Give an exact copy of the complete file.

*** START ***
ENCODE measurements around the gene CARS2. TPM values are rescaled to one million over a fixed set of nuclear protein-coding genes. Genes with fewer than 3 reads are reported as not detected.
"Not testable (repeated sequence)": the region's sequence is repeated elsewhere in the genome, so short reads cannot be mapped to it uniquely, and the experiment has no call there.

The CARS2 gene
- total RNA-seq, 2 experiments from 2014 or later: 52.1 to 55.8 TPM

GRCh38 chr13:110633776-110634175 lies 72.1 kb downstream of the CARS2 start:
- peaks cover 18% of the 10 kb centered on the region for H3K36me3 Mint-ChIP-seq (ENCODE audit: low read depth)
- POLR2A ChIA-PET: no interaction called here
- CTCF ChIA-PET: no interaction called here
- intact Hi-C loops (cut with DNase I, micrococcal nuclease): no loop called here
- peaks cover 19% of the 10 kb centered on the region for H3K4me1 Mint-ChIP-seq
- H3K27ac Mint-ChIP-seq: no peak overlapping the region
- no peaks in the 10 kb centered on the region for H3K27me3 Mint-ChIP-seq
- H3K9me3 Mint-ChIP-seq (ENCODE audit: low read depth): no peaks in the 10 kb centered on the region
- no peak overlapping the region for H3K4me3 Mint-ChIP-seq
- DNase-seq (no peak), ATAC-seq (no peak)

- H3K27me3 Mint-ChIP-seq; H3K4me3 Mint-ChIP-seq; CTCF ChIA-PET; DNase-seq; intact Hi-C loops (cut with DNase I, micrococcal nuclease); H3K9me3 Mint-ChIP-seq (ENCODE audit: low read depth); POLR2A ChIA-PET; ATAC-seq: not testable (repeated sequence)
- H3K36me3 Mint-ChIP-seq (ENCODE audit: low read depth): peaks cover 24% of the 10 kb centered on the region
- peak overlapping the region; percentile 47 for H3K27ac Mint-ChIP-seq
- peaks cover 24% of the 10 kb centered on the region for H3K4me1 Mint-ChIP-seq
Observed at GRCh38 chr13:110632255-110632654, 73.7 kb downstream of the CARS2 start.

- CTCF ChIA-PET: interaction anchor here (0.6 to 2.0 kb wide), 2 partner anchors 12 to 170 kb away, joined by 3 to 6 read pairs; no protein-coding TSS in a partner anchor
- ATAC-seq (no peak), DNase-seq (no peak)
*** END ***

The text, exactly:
ENCODE measurements around the gene CARS2. TPM values are rescaled to one million over a fixed set of nuclear protein-coding genes. Genes with fewer than 3 reads are reported as not detected.
"Not testable (repeated sequence)": the region's sequence is repeated elsewhere in the genome, so short reads cannot be mapped to it uniquely, and the experiment has no call there.

The CARS2 gene
- total RNA-seq, 2 experiments from 2014 or later: 52.1 to 55.8 TPM

GRCh38 chr13:110633776-110634175 lies 72.1 kb downstream of the CARS2 start:
- peaks cover 18% of the 10 kb centered on the region for H3K36me3 Mint-ChIP-seq (ENCODE audit: low read depth)
- POLR2A ChIA-PET: no interaction called here
- CTCF ChIA-PET: no interaction called here
- intact Hi-C loops (cut with DNase I, micrococcal nuclease): no loop called here
- peaks cover 19% of the 10 kb centered on the region for H3K4me1 Mint-ChIP-seq
- H3K27ac Mint-ChIP-seq: no peak overlapping the region
- no peaks in the 10 kb centered on the region for H3K27me3 Mint-ChIP-seq
- H3K9me3 Mint-ChIP-seq (ENCODE audit: low read depth): no peaks in the 10 kb centered on the region
- no peak overlapping the region for H3K4me3 Mint-ChIP-seq
- DNase-seq (no peak), ATAC-seq (no peak)

- H3K27me3 Mint-ChIP-seq; H3K4me3 Mint-ChIP-seq; CTCF ChIA-PET; DNase-seq; intact Hi-C loops (cut with DNase I, micrococcal nuclease); H3K9me3 Mint-ChIP-seq (ENCODE audit: low read depth); POLR2A ChIA-PET; ATAC-seq: not testable (repeated sequence)
- H3K36me3 Mint-ChIP-seq (ENCODE audit: low read depth): peaks cover 24% of the 10 kb centered on the region
- peak overlapping the region; percentile 47 for H3K27ac Mint-ChIP-seq
- peaks cover 24% of the 10 kb centered on the region for H3K4me1 Mint-ChIP-seq
Observed at GRCh38 chr13:110632255-110632654, 73.7 kb downstream of the CARS2 start.

- CTCF ChIA-PET: interaction anchor here (0.6 to 2.0 kb wide), 2 partner anchors 12 to 170 kb away, joined by 3 to 6 read pairs; no protein-coding TSS in a partner anchor
- ATAC-seq (no peak), DNase-seq (no peak)